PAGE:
I’m one of those people.
You know, the people who get an idea stuck in their head and can’t sit still until it’s not just an idea anymore. I need something tangible to come from it.
Like the time I woke up with the idea of snack cake stuck in my head. It didn’t take long before my Pumpkin Chocolate Chip Snack Cake came into fruition.
Unlike that cake, these little hand-held treats took a bit more thought. All I knew was that “hand pie” was stuck in my head like glue and the idea wasn’t going anywhere until they were made.
The sky is the limit when it comes to fillings, and for someone like me who has trouble just choosing an entrée when eating dinner out, too many options can sometimes be a bad thing.
But then I did what I usually do: opened the fridge and looked in it for inspiration. Thanks to the hubby (who knows how much I love them!), I found a beautiful bowl of pears inside. It wasn’t long before the flavor profile of my hand pie filling took shape.
The pear is cooked down with a bit of sugar. Also, vanilla to compliment the floral quality of pear, cardamom for an ever-so-slight complex earthy undertone, and sea salt and lemon to pull out the flavors of everything else. As a bonus, the sweet, beautifully-scented syrup that results from cooking the pears is drained off and isn’t needed for this recipe, so you can use it for something else. It makes a wonderful sweetener for tea, oatmeal, yogurt, smoothies, etc. or drizzle for pancakes, waffles, or French toast.
I don’t think I need to mention it, because it goes without saying: the crust will make or break your hand pies. Splurge a little time-wise and make it from scratch; I promise you’ll be glad you did. And once you do, you’ll see how easy it is and be tempted to make hand pies all the time! (If you’re curious, this pastry crust recipe is my all-butter version of my all-purpose pastry crust recipe; you can see the half butter/half shortening version of this crust recipe in action in my recipe for Mini Maple-Cinnamon-Walnut Turnover Cookies. The half and half version yields pastry that is a bit flakier, but also slightly harder to work with; I prefer the flavor of the all-butter version and I also find it easier to work with.)
After making these sweet hand pies, you would think my craving for them would have been satiated; however, as it happens, I enjoyed them so much, I started toying with other fillings. I even went savory, with an Indian-spiced veggie filling based on my recipe for Indian Potato Croquettes. I originally made this savory variety as an appetizer for an Indian-themed dinner party, but they were just as good (if not better) served at room temperature along with strong, hot coffee the next morning for breakfast. (I didn’t have the chance to snap any photos of them though…maybe next time!)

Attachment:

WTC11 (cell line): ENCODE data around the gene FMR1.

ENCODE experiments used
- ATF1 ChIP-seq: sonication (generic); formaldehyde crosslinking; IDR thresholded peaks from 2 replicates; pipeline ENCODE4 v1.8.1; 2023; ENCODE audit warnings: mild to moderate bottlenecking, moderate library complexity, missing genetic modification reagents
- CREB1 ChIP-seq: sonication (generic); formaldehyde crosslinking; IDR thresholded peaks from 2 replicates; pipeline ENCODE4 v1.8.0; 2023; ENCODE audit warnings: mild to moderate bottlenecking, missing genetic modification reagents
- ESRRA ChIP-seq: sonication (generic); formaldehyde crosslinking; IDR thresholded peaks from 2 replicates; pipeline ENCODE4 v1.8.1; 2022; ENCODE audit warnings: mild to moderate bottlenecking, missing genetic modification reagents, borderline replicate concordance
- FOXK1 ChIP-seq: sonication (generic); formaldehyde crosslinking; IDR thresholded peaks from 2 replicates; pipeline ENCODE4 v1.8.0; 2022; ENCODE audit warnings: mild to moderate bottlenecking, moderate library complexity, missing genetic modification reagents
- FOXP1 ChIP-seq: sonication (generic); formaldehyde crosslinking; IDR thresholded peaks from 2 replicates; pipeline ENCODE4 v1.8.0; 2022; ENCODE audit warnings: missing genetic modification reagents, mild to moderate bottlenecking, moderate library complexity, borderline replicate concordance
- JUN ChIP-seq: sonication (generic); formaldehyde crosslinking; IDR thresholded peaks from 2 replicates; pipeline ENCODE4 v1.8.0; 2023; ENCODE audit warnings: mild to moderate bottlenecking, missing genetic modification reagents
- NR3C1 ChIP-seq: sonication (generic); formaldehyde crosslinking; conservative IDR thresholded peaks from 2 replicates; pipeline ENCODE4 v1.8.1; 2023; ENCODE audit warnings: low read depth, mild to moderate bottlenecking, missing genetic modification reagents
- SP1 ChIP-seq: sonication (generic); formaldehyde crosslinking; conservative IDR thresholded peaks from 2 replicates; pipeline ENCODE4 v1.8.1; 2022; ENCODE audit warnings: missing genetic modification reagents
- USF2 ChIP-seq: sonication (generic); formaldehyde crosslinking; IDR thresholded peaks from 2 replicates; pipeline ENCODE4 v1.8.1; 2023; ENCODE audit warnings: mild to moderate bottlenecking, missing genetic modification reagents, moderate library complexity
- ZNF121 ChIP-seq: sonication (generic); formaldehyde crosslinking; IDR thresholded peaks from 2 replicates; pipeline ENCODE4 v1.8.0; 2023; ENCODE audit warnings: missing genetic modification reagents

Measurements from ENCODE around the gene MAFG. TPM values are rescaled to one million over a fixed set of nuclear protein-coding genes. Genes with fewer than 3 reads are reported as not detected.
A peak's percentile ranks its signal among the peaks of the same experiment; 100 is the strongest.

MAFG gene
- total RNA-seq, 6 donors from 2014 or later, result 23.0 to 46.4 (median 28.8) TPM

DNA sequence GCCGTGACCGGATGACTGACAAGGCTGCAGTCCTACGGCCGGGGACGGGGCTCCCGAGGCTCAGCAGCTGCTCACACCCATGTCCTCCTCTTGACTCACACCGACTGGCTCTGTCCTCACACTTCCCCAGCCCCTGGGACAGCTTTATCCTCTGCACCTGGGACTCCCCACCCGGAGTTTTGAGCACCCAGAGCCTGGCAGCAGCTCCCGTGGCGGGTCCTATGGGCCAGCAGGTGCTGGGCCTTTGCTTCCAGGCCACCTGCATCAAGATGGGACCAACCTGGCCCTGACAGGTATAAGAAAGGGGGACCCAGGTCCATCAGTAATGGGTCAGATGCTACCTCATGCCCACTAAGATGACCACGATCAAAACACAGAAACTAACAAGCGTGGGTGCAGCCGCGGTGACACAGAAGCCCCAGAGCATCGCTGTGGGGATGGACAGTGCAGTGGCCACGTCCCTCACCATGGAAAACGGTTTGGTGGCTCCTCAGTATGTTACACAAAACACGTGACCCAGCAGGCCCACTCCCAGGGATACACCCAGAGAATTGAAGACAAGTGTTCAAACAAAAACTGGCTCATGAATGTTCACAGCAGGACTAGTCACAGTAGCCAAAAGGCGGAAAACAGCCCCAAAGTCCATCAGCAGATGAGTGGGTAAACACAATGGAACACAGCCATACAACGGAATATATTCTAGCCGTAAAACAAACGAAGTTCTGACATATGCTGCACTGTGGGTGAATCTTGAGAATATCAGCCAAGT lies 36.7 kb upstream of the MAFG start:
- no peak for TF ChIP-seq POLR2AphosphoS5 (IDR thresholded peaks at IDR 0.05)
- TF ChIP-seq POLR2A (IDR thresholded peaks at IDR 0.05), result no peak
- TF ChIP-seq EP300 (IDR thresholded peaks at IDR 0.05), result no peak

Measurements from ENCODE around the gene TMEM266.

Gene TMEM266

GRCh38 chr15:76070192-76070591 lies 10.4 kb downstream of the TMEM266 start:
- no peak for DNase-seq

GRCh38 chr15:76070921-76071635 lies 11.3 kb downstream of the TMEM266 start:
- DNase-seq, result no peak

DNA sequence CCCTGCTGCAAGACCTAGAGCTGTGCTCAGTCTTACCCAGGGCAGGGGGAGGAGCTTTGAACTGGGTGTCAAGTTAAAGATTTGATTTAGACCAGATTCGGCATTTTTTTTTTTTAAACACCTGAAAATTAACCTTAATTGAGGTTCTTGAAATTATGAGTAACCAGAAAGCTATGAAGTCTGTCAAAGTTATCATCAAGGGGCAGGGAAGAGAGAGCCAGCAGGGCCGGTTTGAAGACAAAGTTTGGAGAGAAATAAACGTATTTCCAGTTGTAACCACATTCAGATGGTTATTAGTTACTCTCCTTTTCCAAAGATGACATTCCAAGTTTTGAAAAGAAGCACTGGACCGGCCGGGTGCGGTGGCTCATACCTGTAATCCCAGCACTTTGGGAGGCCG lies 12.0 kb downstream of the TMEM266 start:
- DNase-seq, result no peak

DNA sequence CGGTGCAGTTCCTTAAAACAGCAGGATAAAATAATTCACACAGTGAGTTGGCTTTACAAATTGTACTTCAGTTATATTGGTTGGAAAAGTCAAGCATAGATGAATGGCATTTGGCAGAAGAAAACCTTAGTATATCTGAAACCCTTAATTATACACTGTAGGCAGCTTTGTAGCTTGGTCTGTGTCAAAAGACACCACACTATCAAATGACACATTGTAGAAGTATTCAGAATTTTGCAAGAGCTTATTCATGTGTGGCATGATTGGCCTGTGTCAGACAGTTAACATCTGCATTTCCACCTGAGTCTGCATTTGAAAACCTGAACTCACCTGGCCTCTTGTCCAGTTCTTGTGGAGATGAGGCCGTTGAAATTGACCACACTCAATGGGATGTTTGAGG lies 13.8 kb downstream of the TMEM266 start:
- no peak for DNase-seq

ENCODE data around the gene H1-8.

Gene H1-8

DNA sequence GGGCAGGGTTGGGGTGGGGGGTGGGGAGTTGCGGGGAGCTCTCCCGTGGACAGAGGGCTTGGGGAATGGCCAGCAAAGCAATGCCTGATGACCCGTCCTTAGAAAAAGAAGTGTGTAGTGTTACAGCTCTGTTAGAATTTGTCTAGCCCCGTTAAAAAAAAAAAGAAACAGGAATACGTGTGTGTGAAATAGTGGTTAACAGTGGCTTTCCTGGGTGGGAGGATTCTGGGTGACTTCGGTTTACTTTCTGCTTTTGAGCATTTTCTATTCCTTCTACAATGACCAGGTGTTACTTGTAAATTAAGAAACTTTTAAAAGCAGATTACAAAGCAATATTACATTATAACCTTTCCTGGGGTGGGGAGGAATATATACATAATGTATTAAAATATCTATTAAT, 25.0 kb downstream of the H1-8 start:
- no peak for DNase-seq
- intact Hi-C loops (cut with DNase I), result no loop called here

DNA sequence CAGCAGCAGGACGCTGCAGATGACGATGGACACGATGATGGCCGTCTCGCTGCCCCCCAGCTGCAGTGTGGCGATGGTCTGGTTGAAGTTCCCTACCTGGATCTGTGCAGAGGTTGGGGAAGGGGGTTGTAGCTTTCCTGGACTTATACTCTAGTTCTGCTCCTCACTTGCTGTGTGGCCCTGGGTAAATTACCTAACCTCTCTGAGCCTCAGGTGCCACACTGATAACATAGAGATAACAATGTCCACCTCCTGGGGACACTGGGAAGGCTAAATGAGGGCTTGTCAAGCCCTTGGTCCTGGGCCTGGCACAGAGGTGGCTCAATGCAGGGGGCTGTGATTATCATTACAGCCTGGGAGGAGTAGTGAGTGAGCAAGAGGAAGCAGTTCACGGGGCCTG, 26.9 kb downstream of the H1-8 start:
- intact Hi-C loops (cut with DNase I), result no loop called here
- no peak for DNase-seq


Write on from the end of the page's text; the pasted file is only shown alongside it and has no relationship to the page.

Anyway, here’s to the idea of hand pies. :)
- 1 lb (450 g) pears (about 4 small-medium), washed, cored, and chopped small
- 1/2 cup (100 g) sugar
- 1 tablespoon fresh lemon juice
- 1/4 teaspoon sea salt
- 1/4 teaspoon ground cardamom
- 1/2 teaspoon vanilla bean paste
- 1 1/4 cups (160 g) whole wheat pastry flour or all-purpose flour
- 1/4 + 1/8 teaspoon fine salt
- 1/2 cup (115 g) unsalted butter
- 2-3 tablespoons cold water
- 1 egg beaten with 1 tablespoon cold water, for eggwash
- 1 1/2 teaspoons sugar, for sanding the pastry tops
- Add the pears, sugar, lemon juice, salt, and cardamom to a medium saucepan over medium-high heat; cook until the sugar is dissolved and the pears are starting to soften, about 8 minutes, stirring occasionally. Turn the heat off and stir in the vanilla bean paste. Cool to room temperature, then refrigerate until fully chilled, about 1 hour (up to 3 days is fine).
- When you want to make the pies, strain the pears, reserving the syrupy liquid for another use (such as a sweetener for tea, oatmeal, yogurt, etc.).
- For the crust, whisk together the flour and salt in a large bowl and then cut in the butter with a pastry cutter or a fork until it looks like coarse meal. Add water 1 tablespoon at a time, working the dough together with your fingertips just until it comes together, and only adding enough water so the dough comes together when you squeeze it. Gather the dough together into a ball and then flatted it into a disk; wrap it in plastic wrap and refrigerate until chilled, about 30 minutes.
- Once chilled, remove the dough from the fridge. Lay a piece of parchment paper out on your work surface, place the dough on the prepared parchment paper, and top with another piece of parchment (or if you have it, freezer paper works even better because it’s thicker). (Done this way, there is no need for flour to roll the dough out.) Working from the center out, roll the dough out to a circle about 12 inches in diameter. Use a 4-inch cookie cutter (or a glass with that diameter) to stamp out circles in the dough.
- Place a slightly heaping 1 tablespoon of pear filling in the center of each circle of dough. Use a thin metal spatula to lift up one circle of dough, then fold the dough over onto itself to form a half-moon, pressing the pastry closed along the outside. Set the pastry down on a flat surface and crimp the edges with a fork. Gather the scraps of dough, re-roll them, and repeat until the dough and filling are gone (you should get about 8 to 10 pastries). You can chill the dough scraps at any point if it becomes too difficult to re-roll them out.
- Chill the pastries in the fridge for 30 minutes; during this time, preheat the oven to 375F.
- Line a large baking sheet with parchment paper or a silpat liner; arrange the pastries on the tray and use a paring knife or fork to prick the top of each. Brush the tops with the eggwash (you will have extra eggwash, don’t try to use it all) and sprinkle the 1 1/2 teaspoons of sugar on top (this amount is enough for all the pastries; you just need a little bit on each).
- Bake until the pastries are golden and flaky, about 25 to 30 minutes.